This week, we highlight the biggest stories from the last month of real-food-more-fat in the news:
- Trouble in paradise… The American Diabetes Association and American College of Physicians (ACP) quibble over blood sugar targets & drugs. The ACP defends its new, higher, blood sugar targets for diabetic patients, claiming it wants to “minimize harms such as low blood sugar, other medication-related adverse effects, medication burden, and costs.” Note that carbohydrate restriction—never on the table in mainstream conversations—meets all of those goals AND results in lower, rather than higher, blood sugar.
- While on the topic of food and blood sugar management, Dr. Robert Lustig posts a pdf of a fantastic letter from a UK Member of Parliament to the British Prime Minister. The MP testifies to the potential of low-carb, full-fat eating for improved health, especially among citizens with diabetes. “My blood sugars are not only more stable, but I have managed to reduce my insulin requirements by almost 50%.”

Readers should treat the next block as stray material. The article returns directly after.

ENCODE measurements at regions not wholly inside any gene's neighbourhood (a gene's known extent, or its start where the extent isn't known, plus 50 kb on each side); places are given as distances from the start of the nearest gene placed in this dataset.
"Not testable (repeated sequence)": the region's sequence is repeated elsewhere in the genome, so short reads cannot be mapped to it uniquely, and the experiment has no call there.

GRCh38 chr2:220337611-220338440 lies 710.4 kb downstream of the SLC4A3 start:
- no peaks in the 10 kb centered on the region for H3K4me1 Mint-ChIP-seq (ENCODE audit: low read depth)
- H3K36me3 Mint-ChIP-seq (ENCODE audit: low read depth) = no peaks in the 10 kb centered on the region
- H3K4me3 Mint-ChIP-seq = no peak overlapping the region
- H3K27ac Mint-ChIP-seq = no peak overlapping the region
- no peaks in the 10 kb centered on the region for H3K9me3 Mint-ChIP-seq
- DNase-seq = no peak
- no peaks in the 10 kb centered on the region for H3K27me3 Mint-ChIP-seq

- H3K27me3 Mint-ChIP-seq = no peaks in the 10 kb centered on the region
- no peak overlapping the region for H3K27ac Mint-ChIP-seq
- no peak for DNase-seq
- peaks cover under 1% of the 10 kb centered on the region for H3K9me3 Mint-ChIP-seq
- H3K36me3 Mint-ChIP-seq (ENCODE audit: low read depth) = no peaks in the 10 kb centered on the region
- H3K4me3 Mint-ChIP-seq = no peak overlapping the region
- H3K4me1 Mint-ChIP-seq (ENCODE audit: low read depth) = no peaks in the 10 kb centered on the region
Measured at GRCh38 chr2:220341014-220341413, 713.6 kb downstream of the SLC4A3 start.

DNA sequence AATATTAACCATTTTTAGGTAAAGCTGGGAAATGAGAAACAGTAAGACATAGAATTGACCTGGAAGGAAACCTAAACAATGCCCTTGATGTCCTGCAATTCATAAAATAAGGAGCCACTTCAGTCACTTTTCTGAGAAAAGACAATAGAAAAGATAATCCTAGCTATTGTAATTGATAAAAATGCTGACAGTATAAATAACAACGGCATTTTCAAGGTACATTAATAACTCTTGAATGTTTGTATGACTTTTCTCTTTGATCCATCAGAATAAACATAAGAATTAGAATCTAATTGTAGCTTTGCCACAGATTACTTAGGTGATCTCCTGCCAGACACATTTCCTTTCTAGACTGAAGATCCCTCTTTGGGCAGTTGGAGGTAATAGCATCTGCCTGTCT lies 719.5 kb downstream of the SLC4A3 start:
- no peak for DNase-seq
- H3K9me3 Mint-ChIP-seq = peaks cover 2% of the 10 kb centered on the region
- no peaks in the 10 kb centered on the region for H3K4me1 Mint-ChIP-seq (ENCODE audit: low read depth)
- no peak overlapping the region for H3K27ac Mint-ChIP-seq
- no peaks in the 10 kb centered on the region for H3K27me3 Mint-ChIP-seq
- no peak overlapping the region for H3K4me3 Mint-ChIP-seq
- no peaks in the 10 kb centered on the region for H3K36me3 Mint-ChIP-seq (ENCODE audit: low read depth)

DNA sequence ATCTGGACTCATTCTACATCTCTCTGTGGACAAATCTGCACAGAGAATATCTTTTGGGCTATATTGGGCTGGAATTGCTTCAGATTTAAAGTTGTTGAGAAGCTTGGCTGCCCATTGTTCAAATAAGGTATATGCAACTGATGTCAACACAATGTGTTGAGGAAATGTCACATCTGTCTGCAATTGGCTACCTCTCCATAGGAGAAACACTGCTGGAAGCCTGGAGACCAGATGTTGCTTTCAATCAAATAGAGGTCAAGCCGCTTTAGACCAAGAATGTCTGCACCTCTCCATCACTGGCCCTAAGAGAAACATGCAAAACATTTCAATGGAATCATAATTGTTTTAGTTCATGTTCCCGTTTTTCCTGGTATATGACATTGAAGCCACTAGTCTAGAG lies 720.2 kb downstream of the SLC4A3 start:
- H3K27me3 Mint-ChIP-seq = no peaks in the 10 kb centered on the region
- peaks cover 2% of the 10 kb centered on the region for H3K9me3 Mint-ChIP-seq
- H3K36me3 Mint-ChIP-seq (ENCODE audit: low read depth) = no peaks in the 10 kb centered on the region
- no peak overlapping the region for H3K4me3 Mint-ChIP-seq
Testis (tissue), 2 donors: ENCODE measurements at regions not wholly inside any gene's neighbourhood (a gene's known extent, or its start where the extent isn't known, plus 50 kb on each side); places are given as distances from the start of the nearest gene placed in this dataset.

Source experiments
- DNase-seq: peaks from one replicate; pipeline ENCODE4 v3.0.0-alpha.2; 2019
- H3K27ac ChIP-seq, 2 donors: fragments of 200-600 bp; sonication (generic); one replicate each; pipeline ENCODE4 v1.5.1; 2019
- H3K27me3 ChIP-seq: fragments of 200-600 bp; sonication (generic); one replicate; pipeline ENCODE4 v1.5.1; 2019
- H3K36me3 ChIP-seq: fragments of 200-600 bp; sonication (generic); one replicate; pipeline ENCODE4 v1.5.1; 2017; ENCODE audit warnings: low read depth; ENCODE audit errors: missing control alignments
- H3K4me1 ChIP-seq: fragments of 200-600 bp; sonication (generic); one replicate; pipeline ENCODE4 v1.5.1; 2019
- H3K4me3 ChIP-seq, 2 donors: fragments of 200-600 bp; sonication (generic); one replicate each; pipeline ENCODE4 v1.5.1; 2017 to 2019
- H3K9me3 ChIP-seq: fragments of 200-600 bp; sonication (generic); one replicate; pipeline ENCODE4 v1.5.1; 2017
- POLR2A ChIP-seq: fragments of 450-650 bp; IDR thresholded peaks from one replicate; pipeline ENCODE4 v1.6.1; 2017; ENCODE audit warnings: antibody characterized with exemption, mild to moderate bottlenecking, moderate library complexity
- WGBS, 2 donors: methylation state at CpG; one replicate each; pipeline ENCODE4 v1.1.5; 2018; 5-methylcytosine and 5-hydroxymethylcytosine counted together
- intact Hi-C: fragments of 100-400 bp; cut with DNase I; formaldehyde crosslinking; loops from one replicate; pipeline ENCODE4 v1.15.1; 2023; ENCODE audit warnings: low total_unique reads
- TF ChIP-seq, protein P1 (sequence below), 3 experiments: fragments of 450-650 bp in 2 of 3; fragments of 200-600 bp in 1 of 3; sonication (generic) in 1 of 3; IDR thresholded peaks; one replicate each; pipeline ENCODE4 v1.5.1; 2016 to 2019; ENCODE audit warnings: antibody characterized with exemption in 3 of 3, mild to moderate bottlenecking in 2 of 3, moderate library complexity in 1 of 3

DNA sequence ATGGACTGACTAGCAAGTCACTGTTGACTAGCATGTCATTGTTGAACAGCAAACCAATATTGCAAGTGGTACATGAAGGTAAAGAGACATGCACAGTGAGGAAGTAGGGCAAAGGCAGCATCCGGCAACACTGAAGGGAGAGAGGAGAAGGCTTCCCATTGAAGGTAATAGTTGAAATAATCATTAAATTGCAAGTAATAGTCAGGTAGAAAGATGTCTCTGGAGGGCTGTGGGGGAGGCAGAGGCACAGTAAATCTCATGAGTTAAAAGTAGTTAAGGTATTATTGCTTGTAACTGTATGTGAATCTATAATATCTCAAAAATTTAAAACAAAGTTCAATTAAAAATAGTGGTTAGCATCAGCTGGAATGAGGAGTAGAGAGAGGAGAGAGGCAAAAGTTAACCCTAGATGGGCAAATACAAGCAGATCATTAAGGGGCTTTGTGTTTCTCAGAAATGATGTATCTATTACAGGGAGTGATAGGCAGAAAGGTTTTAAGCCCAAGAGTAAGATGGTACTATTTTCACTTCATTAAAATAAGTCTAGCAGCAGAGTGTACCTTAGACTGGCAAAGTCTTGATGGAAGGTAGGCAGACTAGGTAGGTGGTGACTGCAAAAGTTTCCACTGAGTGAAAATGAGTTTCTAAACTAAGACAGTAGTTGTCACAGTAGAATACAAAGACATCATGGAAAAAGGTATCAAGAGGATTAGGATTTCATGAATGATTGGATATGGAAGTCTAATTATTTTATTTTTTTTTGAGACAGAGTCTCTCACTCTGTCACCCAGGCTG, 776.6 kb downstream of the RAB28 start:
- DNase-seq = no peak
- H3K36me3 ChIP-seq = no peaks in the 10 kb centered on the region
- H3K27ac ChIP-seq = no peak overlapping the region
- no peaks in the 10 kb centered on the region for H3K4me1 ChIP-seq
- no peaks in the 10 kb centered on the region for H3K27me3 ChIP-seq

- The New York Times reports on a new JAMA study (based on NHANES data) that confirms Americans are still getting heavier. Between 2007/8 and 2015/16, obesity rates among adults climbed from 33.7% to 39.6%. Meanwhile, The Hill reports on new data from NCHStats which shows that over the last 12 yrs (as obesity has escalated) more Americans are exercising. Now over 53% of American adults meet activity guidelines, versus just 41% in 2005. Something is not working, here.
- The National (out of UAE) reports on the NOVA classification system, developed in Brazil, to help citizens improve health by identifying and avoiding consumption of the most highly processed food items. NOVA advises us to avoid at all costs: “industrial formulations typically with five or more and usually many ingredients …such as sugar, oils, fats, salt, anti-oxidants, stabilisers, and preservatives.”
- The New Yorker amuses (funny reporting on a decidedly NOT funny incident) with the tale of a classic cookbook’s unpleasant brush with nutrition science. Did Cornell Food and Brand Lab cherrypick data from The Joy of Cooking to support its pre-conceived conclusions and create catchy headlines and more press coverage?
Tune in next week for reports on emerging science and real food success stories.